Canada

The Canadian Elevator Contractors Association (CECA) is another North American group of contractors and suppliers that strives to improve the state of industry safety. Last year, the Technical Standards and Safety Authority (TSSA) in Ontario mandated that changes to maintenance requirements would come into effect on May 1, 2013, when it issued the following in a bulletin:

“. . . the requirement for a maintenance control program (MCP) as part of the maintenance regime. The MCP is a blueprint and procedure document detailing how and when maintenance will be performed on a specific piece of equipment, including the recording of repairs and replacements, as well as the supporting documents detailing the exact procedures for mechanics to perform the maintenance, repair or testing tasks. . . . Implementation of the MCP will require new log books to record the additional maintenance tasks that will be required.”

In Ontario, elevating-device mechanics are required to pay a CAD75 (US$73.81) fee and undergo 12 hr. of continuing education to renew their licenses. While not part of continuing education, the MCP was intended to instruct the mechanics and keep them current on all equipment requirements.

CECA formed a committee to work with TSSA and other invited parties in developing its own MCP, as it felt developing an MCP would be a large undertaking and financial burden on any lone company that tried to put its own together. Committee Chairman Bill Rogan of Skyline Elevator and representatives from CECA member companies Delta Elevator, Elevator One, Quality Allied Elevator, Trident Elevator and ThyssenKrupp (Canada) Ltd. presented this plan to a full house at a special meeting on January 16. The association reports feedback following the event as “extremely positive.”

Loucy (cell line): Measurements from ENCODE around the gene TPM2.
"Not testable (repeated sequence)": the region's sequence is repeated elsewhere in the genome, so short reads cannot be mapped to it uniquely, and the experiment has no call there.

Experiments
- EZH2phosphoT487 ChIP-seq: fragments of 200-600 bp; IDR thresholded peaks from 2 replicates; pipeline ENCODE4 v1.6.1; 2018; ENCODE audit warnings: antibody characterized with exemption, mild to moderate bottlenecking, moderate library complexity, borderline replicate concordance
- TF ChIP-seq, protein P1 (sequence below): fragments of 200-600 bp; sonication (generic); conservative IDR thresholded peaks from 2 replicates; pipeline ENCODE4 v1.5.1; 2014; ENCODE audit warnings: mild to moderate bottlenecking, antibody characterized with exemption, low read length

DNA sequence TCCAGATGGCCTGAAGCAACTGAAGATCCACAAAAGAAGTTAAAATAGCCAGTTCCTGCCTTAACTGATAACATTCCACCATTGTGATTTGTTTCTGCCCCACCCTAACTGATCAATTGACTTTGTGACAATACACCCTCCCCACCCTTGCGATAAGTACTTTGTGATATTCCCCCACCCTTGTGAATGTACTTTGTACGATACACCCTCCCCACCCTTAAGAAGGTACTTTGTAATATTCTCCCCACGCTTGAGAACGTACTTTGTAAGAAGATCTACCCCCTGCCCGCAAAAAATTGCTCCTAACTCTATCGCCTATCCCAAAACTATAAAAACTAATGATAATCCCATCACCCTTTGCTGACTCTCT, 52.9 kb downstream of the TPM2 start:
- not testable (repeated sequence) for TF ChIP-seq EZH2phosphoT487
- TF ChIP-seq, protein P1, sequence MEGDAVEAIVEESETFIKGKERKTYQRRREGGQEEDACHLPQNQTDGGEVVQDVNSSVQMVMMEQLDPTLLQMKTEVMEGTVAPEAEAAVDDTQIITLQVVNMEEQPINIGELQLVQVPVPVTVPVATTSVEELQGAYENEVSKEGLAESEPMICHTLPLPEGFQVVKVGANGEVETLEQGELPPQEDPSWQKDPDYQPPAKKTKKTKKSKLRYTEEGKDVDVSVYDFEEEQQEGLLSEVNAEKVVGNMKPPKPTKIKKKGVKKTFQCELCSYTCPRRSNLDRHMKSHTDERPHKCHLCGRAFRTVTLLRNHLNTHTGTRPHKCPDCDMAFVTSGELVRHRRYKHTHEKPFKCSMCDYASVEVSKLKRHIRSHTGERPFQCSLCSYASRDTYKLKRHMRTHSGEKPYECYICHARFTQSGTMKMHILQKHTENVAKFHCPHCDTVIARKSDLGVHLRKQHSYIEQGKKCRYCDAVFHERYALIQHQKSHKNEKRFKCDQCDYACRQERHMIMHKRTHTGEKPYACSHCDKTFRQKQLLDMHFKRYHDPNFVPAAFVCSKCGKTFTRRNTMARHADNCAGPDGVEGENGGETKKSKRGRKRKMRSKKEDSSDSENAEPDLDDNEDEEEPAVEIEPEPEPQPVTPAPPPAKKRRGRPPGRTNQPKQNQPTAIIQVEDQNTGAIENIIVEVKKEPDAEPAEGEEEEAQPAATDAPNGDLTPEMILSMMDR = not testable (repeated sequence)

CECA has released its MCP template on its website (www.ceca-acea.org/mcp) for download. Furthermore, individual procedures are available to CECA members. If taken advantage of, this effort will prove to be one of the most useful bridges crossing North America’s skills gap. Processes like those undertaken by the major companies and the industry’s numerous, dynamic associations have great potential to turn the tide of unemployment trends and meet the skills challenges employers face when compiling a prepared workforce.

References
[1] Johnson, Richard W. and Park, Janice S. “Labor Force Statistics on Older Americans, 2012,” Urban Institute, January 2013.
[2] Robinson, Nobina. “Business Must Share Responsibility for Shortage of Skilled Workers,” The Globe and Mail, March 6, 2013.
[3] AOL Jobs. “’Middle-Skill’ Workers in Hot Demand,” accessed March 28, 2013 (jobs.aol.com/articles/2011/03/15/middle-skill-workers-in-hot-demand).
[4] Urban Institute. “What We Do,” accessed March 28, 2013 (www.urban.org/about).
[5] Holzer, Harry and Lerman, Robert I. “America’s Forgotten Middle-Skill Jobs,” Urban Institute, November 1, 2007.